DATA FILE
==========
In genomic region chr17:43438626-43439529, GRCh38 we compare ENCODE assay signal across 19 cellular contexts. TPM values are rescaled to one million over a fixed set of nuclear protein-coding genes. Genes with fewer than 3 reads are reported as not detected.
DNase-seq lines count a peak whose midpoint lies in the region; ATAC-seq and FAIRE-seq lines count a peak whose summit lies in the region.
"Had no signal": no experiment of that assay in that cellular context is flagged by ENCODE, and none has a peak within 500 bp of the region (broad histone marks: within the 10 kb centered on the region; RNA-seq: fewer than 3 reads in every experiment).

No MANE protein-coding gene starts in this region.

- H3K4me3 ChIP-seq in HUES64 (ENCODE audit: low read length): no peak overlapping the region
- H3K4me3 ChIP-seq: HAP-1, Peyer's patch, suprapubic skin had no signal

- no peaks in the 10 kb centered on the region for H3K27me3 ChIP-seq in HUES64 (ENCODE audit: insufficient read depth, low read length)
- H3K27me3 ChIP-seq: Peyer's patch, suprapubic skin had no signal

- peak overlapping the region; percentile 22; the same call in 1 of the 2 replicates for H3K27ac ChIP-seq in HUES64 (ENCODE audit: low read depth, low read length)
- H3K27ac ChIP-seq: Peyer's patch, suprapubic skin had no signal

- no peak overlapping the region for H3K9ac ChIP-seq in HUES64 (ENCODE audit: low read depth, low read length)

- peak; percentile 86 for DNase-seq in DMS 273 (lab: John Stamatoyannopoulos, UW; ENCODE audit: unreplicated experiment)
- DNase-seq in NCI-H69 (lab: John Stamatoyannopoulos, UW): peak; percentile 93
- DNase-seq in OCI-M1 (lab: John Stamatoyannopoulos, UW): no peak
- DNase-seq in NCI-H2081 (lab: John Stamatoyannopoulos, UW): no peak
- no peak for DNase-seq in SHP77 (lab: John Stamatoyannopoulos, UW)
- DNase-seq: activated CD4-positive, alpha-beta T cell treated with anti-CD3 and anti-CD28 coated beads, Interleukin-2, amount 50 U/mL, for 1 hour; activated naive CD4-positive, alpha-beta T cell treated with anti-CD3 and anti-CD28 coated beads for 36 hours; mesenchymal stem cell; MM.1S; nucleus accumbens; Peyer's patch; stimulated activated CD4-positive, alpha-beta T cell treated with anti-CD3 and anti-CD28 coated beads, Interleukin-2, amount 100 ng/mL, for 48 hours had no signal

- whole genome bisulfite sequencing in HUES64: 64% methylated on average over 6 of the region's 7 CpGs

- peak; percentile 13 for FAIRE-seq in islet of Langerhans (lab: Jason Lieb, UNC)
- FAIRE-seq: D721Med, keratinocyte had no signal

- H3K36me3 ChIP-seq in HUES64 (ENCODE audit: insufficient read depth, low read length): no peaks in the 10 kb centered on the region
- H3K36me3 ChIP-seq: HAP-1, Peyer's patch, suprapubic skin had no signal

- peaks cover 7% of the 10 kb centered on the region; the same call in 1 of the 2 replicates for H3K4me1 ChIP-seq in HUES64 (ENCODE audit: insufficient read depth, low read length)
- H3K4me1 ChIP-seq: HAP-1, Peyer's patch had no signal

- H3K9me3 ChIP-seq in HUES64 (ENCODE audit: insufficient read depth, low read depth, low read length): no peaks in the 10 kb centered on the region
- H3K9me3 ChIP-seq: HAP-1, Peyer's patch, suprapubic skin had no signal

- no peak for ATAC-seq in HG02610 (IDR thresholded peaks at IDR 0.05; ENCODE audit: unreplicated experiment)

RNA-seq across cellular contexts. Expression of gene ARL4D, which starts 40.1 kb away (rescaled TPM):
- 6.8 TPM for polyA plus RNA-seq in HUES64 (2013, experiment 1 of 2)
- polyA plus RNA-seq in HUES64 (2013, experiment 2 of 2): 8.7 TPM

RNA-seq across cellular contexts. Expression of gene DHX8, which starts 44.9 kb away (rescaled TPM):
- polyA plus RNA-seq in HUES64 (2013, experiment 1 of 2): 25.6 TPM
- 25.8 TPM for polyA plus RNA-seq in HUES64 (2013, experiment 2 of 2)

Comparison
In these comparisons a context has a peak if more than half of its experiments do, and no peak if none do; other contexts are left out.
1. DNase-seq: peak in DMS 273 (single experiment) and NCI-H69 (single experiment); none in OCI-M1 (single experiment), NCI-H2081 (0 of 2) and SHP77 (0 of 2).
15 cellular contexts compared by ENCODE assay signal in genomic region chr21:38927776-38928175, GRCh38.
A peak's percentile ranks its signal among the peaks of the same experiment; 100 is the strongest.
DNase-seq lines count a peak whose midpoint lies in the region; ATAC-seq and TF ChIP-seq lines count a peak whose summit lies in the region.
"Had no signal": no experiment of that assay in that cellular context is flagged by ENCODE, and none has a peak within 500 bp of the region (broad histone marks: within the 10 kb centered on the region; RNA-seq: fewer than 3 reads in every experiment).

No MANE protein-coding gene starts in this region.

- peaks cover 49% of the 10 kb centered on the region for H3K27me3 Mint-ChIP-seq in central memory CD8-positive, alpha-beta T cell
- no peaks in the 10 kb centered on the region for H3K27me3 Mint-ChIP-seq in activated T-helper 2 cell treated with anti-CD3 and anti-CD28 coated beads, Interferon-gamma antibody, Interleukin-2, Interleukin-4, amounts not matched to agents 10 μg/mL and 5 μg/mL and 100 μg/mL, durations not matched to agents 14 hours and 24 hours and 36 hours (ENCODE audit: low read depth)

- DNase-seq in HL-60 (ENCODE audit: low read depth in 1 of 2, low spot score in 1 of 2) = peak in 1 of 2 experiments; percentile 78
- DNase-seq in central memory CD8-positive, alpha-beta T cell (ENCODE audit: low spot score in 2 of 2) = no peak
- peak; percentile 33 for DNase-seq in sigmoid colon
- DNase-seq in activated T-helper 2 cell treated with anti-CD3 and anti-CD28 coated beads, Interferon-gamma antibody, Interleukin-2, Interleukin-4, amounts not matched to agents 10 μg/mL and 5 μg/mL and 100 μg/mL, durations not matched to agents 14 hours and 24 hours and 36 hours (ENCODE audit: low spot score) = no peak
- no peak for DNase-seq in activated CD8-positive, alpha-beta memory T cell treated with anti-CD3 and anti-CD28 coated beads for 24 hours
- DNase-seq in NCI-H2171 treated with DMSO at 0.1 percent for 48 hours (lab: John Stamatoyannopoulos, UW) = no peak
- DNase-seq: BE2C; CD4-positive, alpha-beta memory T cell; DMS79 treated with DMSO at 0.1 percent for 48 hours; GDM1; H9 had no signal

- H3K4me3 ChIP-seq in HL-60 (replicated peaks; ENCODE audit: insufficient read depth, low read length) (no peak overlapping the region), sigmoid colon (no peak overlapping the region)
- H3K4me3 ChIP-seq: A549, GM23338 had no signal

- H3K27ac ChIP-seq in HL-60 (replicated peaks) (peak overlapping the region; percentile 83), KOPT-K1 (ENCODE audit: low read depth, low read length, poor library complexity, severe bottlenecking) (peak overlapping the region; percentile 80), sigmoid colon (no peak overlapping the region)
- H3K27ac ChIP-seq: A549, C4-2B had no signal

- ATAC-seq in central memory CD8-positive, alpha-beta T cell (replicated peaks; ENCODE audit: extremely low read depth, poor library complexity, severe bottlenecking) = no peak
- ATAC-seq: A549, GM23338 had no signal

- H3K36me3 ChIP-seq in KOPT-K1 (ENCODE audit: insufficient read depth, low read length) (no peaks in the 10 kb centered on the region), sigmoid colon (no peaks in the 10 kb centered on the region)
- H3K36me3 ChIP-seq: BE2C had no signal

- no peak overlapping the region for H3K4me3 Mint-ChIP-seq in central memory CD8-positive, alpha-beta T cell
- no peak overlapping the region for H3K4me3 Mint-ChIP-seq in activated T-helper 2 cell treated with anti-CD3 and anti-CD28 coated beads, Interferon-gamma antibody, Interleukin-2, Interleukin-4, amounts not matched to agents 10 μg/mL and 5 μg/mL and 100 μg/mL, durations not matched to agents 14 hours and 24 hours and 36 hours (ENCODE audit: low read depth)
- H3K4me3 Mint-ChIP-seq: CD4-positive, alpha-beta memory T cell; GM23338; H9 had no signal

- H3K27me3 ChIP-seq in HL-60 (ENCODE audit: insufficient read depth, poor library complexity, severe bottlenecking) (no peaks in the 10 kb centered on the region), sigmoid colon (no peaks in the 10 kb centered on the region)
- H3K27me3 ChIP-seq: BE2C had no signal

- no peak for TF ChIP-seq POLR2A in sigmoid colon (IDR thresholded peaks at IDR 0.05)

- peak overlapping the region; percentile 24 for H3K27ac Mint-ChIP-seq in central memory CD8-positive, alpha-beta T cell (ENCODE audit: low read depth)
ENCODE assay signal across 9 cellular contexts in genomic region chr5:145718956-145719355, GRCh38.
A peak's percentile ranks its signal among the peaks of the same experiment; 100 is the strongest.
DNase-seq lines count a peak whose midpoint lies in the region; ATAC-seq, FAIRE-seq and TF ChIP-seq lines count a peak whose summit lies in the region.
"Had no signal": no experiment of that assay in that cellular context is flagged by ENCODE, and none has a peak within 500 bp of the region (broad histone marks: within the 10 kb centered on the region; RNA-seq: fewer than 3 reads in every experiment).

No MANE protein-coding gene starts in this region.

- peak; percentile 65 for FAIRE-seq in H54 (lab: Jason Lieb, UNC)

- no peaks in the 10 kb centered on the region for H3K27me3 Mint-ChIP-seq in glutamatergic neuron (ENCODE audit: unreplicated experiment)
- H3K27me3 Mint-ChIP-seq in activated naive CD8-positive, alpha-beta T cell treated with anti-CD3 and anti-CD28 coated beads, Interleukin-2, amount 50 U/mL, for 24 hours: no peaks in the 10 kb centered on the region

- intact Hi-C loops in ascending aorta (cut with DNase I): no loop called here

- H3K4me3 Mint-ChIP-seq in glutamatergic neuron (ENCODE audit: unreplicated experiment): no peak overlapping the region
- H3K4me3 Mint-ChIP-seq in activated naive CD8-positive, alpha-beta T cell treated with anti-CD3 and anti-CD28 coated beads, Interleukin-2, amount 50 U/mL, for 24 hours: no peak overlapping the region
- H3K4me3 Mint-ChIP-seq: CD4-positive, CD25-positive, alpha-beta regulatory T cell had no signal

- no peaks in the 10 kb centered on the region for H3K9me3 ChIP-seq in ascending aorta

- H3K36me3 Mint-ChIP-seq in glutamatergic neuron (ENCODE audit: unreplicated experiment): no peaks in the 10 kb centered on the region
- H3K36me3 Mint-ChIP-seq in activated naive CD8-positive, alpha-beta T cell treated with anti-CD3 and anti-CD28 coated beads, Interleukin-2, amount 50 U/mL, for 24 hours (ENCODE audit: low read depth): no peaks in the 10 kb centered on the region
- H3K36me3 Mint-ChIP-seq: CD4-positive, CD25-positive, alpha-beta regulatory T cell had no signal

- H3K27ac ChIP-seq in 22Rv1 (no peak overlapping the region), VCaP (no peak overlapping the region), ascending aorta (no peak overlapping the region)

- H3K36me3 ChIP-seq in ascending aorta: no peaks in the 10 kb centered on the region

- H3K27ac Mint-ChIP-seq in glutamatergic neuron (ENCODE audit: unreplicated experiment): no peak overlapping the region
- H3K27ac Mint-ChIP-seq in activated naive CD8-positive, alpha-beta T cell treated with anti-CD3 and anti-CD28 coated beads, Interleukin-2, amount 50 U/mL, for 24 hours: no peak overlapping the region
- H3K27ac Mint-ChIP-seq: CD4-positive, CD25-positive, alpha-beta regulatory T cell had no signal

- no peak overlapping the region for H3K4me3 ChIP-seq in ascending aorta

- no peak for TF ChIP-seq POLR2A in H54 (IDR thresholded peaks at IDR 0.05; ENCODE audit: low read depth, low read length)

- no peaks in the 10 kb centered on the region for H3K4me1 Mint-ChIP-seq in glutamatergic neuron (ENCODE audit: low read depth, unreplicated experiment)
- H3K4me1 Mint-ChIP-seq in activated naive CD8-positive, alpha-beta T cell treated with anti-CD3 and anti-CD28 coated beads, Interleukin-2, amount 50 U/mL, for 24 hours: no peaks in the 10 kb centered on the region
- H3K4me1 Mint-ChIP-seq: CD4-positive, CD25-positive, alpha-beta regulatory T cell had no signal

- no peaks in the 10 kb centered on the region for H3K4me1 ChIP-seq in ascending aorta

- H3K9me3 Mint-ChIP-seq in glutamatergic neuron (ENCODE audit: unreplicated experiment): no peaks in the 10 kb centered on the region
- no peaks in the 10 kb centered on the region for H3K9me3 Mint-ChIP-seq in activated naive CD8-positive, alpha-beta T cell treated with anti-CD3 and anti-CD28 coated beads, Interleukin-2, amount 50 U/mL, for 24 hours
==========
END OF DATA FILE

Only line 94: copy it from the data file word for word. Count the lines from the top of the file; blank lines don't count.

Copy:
- no peaks in the 10 kb centered on the region for H3K9me3 Mint-ChIP-seq in activated naive CD8-positive, alpha-beta T cell treated with anti-CD3 and anti-CD28 coated beads, Interleukin-2, amount 50 U/mL, for 24 hours